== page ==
Figure 1-1.--Method of tool storage.
system. Some of the basic considerations are (1) the
Hammers, wrenches, and other tools that do not
issue and custody of tools; (2) replacement of broken,
have cutting edges are normally stored in bins. They
worn, or lost tools; and (3) proper storage and
also may be segregated by size or other designation.
maintenance of tools.
Tools with cutting edges require more space to
prevent damage to the cutting edges. These tools are
Shipboard toolrooms are limited in size by the
stored on shelves lined with wood or felt, on
design of the ship. Therefore, the space must be used
pegboards, or on hanging racks. Pegboards are
as efficiently as possible. Since the number of tools
especially adaptable for tools such as milling cutters.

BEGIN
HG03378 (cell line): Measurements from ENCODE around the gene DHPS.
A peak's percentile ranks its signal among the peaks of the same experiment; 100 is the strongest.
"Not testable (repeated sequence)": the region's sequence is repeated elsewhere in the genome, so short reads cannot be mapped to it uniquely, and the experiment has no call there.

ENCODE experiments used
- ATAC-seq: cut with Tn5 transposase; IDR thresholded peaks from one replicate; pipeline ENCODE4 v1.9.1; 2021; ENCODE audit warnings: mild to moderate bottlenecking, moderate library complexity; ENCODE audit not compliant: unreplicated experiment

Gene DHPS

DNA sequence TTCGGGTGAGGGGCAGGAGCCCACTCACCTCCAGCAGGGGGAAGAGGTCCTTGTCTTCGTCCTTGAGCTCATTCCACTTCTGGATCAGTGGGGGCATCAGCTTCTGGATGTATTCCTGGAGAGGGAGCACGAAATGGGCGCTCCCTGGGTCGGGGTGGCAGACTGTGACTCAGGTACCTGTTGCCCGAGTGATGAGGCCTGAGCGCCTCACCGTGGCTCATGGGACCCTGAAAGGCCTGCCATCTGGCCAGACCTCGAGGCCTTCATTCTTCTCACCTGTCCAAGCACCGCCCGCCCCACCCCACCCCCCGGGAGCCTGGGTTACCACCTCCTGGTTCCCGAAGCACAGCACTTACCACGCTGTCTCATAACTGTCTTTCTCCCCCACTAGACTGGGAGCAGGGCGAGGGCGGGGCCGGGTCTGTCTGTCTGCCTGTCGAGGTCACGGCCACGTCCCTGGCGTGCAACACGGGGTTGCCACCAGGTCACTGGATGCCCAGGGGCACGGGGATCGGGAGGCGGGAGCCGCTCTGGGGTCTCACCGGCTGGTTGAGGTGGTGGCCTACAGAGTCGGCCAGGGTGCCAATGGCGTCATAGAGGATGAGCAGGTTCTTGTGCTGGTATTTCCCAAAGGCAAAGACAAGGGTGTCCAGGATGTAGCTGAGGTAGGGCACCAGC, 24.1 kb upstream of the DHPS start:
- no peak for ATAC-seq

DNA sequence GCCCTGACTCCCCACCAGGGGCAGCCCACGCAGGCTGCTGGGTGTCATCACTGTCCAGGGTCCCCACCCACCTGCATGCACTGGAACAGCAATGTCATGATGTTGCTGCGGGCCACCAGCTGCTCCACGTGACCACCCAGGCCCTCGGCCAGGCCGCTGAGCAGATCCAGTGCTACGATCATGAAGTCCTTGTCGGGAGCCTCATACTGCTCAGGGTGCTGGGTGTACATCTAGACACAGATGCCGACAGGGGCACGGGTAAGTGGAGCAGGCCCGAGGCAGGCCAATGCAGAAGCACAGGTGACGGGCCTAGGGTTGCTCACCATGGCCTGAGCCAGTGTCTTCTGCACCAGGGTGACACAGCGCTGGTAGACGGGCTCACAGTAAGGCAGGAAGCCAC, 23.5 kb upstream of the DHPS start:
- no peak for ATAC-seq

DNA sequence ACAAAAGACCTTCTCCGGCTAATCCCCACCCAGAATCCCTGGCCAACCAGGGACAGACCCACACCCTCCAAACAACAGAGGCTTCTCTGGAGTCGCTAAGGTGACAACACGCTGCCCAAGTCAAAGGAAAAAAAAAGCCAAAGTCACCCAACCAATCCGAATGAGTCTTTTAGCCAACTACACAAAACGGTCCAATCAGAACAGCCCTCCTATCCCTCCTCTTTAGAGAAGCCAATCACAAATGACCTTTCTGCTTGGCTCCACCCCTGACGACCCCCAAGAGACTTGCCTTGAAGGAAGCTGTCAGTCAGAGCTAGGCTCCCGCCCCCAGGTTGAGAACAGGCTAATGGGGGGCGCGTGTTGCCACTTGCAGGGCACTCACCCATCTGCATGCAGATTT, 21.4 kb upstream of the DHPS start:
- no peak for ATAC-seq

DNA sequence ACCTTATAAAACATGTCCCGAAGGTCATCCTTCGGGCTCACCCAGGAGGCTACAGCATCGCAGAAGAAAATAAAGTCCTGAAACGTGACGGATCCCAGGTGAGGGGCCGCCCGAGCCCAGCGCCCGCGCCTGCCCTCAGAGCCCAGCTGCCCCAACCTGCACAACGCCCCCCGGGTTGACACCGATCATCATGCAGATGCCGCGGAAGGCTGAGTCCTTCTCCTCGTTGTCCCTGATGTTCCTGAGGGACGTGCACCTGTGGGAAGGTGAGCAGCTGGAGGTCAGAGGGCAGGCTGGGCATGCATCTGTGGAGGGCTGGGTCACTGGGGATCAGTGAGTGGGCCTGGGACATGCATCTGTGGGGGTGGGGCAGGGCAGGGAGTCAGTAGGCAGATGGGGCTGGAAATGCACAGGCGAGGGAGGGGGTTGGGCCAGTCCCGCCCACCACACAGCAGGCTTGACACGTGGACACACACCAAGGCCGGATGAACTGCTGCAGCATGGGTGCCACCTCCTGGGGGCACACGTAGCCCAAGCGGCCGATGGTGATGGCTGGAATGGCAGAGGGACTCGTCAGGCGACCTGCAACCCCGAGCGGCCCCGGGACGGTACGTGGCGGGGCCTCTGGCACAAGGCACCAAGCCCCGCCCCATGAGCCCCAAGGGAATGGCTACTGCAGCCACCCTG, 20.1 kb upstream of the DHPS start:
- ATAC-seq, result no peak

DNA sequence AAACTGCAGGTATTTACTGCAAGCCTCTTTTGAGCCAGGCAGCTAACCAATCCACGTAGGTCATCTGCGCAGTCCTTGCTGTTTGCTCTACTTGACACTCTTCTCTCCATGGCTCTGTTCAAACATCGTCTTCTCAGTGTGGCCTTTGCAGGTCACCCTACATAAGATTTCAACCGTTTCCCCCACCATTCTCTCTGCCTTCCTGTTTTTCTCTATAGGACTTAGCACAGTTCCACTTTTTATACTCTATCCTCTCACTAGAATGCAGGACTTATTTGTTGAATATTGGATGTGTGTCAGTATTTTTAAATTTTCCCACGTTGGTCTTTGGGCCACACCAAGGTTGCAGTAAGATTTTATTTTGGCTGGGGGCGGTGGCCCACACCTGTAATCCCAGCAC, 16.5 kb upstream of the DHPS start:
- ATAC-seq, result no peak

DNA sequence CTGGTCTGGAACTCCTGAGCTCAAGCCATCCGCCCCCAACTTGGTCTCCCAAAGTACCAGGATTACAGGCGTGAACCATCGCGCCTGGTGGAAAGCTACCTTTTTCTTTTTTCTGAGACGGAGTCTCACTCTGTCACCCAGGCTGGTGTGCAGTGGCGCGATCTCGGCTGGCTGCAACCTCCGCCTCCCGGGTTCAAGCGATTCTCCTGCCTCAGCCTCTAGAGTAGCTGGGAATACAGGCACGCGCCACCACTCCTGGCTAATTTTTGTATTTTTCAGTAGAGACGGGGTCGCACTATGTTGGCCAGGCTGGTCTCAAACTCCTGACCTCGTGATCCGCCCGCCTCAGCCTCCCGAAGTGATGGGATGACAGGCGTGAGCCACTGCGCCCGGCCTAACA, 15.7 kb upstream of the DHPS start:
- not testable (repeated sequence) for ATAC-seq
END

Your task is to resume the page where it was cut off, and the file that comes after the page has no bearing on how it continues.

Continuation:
required aboard ship is extensive, toolrooms usually
tend to be overcrowded. Certain peculiarities in
Make provisions to keep these tools from falling off
shipboard toolrooms also require consideration. For
the boards when the ship is rolling. Store precision
example, the motion of the ship at sea requires that
tools be made secure to prevent movement. The
felt-lined wooden boxes in a cabinet to reduce the
moisture in the air requires that the tools be protected
effects of vibration. This arrangement allows a quick
daily inventory. It also prevents the instruments from
being damaged by contact with other tools. Use
It's difficult to change permanent bins, shelves, and
rotating bins to store large supplies of small parts,
drawers in the toolroom. However, you can reorganize
such as nuts and bolts. Rotating bins provide rapid
existing storage spaces by dividing larger bins and
relocating tools to provide better use of space.